We also visited the Jewish Museum, especially its new Daniel Liebskind extension, which I found more effective than the others. What struck all of us was the fact that the steps to link from the new to the older part of the building just ended in a blank wall (in fact one turned left to explore the rest of the museum), but the steps were so organised as to appear to carry on through the wall: but not for the former Jewish population of the city.

    All that said, we all four felt that we had done it and we wouldn’t go back. Or at least we did then: we visited just as Protective Edge was kicking off (and we walked past but ignored a Palestinian demo near the Brandenburg Gate of rows of baby-sized coffins. One doesn’t need to be a political science genius to know what message that was meant to convey) and then, of course came the Charlie Hebdo massacre. And of all the European leaders, only Angela Merkel really came up trumps (shades of Anne’s armoured German police humvee).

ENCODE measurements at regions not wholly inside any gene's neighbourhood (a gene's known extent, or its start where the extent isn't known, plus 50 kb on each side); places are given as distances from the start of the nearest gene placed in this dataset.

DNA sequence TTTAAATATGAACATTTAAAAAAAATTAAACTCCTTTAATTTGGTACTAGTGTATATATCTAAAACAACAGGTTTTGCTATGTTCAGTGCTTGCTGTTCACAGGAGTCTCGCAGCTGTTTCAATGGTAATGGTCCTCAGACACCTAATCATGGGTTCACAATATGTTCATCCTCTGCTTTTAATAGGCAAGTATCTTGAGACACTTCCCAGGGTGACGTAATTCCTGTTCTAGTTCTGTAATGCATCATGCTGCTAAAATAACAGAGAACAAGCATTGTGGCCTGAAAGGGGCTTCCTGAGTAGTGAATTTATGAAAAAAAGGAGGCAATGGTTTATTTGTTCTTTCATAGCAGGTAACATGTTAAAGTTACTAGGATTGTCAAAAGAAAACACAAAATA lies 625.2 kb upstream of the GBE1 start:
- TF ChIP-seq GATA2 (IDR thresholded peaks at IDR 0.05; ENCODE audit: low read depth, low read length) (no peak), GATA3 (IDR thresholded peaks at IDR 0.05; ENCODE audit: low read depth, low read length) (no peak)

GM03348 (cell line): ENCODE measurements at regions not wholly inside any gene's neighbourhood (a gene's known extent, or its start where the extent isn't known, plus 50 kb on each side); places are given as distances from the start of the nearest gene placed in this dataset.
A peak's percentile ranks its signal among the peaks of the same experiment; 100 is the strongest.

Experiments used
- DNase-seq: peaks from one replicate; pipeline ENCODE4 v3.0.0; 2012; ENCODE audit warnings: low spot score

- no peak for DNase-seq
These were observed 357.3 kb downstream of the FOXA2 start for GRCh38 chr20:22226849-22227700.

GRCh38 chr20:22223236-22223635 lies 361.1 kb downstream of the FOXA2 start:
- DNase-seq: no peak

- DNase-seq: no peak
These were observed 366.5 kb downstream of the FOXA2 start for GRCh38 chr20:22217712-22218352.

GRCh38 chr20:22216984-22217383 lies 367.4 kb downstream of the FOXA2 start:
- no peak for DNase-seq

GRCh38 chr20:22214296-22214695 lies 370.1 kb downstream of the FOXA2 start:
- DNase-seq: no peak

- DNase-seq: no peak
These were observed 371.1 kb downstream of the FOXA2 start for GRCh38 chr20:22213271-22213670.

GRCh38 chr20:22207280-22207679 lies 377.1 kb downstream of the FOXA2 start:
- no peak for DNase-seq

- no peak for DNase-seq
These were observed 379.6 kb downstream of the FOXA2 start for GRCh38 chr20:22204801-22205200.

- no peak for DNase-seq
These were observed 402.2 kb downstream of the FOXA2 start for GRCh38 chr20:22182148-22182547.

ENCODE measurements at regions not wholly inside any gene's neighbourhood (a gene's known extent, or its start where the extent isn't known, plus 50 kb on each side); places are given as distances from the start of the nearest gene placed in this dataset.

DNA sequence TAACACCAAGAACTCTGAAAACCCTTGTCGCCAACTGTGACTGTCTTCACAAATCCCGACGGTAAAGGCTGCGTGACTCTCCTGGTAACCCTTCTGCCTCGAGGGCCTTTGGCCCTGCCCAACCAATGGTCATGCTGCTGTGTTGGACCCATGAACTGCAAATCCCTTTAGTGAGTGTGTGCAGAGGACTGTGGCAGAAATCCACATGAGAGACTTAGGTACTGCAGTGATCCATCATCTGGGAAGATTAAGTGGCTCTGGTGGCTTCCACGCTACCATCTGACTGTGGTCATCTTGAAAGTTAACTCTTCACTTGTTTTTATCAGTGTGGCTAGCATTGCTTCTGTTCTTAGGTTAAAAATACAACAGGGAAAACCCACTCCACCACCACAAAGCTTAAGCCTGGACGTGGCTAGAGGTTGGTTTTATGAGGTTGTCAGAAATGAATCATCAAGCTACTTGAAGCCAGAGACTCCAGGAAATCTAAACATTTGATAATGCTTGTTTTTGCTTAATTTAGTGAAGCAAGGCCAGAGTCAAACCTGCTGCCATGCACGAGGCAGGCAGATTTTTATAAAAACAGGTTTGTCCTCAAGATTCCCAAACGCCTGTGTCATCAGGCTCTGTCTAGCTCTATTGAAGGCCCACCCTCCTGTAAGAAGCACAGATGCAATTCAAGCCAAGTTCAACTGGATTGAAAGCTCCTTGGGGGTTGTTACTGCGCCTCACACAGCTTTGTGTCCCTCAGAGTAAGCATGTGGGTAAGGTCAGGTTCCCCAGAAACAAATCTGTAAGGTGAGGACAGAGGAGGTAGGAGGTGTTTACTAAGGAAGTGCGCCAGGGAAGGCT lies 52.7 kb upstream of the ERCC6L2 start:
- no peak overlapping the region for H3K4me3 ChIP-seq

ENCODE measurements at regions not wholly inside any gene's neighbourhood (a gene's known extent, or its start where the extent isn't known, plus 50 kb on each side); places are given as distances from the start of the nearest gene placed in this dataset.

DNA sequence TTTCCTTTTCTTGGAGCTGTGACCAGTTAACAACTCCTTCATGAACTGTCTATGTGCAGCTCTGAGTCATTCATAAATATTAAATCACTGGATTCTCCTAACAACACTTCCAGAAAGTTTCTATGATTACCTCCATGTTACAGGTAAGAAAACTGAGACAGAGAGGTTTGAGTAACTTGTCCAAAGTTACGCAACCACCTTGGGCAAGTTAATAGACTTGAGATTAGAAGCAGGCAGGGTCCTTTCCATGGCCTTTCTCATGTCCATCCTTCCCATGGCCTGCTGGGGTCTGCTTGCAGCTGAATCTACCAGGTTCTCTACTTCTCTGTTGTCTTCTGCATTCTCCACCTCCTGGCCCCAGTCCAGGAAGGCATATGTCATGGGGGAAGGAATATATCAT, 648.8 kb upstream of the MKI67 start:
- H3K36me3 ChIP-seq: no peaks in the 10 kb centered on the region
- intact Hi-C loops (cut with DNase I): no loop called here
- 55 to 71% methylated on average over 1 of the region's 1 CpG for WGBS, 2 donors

So perhaps we should be prepared to revise our view in due course.

    • anneinpt says:

      Thanks Brian for your interesting comment about your visit to Berlin. My husband was in Berlin a couple of years ago on business and couldn’t get over how much the Holocaust imbues the whole atmosphere there. He had not expected that. He said it seemed to be everywhere.